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For the sake of full disclosure, this was written with bananas, not apples. The doctor may not be kept away.

With AppleScript highlighting:

Cropped screenshot of the code in an IDE

For Copy&Pasting:

activate application "TextEdit"
tell application "System Events"
    repeat until first window of application "TextEdit" exists
        tell application "TextEdit" to make new document at the front
        delay 1.0E-3
    end repeat
    repeat until process "TextEdit" is frontmost
        set frontmost of process "TextEdit" to true
        delay 1.0E-3
    end repeat
    set focused of first window of process "TextEdit" to true

    repeat with i from 1 to 100
        if i mod 15 is 0 then
            keystroke "FizzBuzz"
            keystroke return
        else if i mod 3 is 0 then
            keystroke "Fizz"
            keystroke return
        else if i mod 5 is 0 then
            keystroke "Buzz"
            keystroke return
        else
            keystroke i
            keystroke return
        end if
    end repeat
end tell

I borrowed the logic for appropriately waiting for "TextEdit" to be ready to receive text from this excellent Code Review answer.

I feel like I want to write functions... but I don't know what's available in AppleScript for modularizing code... err script... I'm just getting my toes wet here.

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It may be fun watching it type out FizzBuzz, but interacting with the UI directly has its pitfalls. For example, if the user focuses a different application while your script is running, you will now be typing in the wrong place; and if you refocus the application, that could be annoying.

Fortunately, there is a better way. Rather than activating the application, waiting until a window appears, and making the window frontmost, you could just…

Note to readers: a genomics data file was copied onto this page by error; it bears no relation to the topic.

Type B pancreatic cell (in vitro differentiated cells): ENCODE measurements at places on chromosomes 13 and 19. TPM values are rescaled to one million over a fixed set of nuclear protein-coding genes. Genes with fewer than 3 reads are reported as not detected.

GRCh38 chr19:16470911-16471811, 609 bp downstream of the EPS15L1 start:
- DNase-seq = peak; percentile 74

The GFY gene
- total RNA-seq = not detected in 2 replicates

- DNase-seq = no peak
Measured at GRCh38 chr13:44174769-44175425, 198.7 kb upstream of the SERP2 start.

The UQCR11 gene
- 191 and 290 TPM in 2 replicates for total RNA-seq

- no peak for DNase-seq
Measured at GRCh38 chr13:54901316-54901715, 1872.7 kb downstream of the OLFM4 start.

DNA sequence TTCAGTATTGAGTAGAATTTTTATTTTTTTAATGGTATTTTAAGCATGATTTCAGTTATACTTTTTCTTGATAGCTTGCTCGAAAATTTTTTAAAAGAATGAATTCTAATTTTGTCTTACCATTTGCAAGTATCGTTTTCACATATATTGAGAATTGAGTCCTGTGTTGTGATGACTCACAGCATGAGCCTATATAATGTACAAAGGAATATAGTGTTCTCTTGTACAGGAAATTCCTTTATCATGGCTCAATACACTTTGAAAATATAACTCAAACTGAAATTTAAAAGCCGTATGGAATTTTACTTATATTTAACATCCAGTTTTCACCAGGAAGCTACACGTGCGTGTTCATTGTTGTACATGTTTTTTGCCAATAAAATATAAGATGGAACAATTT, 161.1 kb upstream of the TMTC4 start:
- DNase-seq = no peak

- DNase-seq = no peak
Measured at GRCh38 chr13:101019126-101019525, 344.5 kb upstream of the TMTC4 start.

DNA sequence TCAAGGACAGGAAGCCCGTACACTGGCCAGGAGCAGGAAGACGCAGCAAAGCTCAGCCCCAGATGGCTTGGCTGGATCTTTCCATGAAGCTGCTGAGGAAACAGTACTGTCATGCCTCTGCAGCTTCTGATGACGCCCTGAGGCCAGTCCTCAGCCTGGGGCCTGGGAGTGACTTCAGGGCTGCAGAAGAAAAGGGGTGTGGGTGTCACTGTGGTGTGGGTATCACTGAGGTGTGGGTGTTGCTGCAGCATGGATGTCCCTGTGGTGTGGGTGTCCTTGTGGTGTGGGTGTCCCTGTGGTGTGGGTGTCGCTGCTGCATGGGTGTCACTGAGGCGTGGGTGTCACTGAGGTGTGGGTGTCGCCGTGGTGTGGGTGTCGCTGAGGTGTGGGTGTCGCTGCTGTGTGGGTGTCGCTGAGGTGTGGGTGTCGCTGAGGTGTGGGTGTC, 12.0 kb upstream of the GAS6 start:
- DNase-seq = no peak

tell application "TextEdit" to set text of first document to "Hello, world!"

This is much less problematic. The only issue is if TextEdit is already open, in which case it will overwrite the existing document. In that case, you could use

tell application "TextEdit" to set text of (make new document) to "Hello, world!"

Either way, you’re not interacting directly with the UI any more, which eliminates a lot of potential problems.

The actual meat of the FizzBuzz implementation (barring the use of keystroke) looks fine, although you might consider something like keystroke "FizzBuzz" & return rather than keystroke "FizzBuzz" and separately keystroke return.

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The main problem that I see is the lack of separation of concerns. The FizzBuzz code has no business being run in the System Events context, and it ought to reside in its own handler.

to fizzbuzz from low to high
    repeat with i from low to high
        if i mod 15 is 0 then
            output("FizzBuzz")
        else if i mod 3 is 0 then
            output("Fizz")
        else if i mod 5 is 0 then
            output("Buzz")
        else
            output(i)
        end if
    end repeat
end fizzbuzz

I've factored out the keystroke calls as well, since they looked repetitive. Since you opted to use the simulated keystroke option to output the text instead of just telling application "TextEdit" to set the text of the first document to the fizzBuzzOutput, you really ought to go all the way and make it type out slowly, like in the movies.

on output(something)
    tell application "System Events"
        repeat with c in (something as string)
            keystroke c
            delay 0.05
        end repeat
        keystroke return
    end tell
end output

With those two handlers in place, you would call

tell application "System Events"
    repeat until first window of application "TextEdit" exists
        tell application "TextEdit" to make new document at the front
        delay 1.0E-3
    end repeat
    repeat until process "TextEdit" is frontmost
        set frontmost of process "TextEdit" to true
        delay 1.0E-3
    end repeat
    set focused of first window of process "TextEdit" to true
end tell
fizzbuzz from 1 to 100

Note that there doesn't seem to be any need to tell application "TextEdit" to activate.

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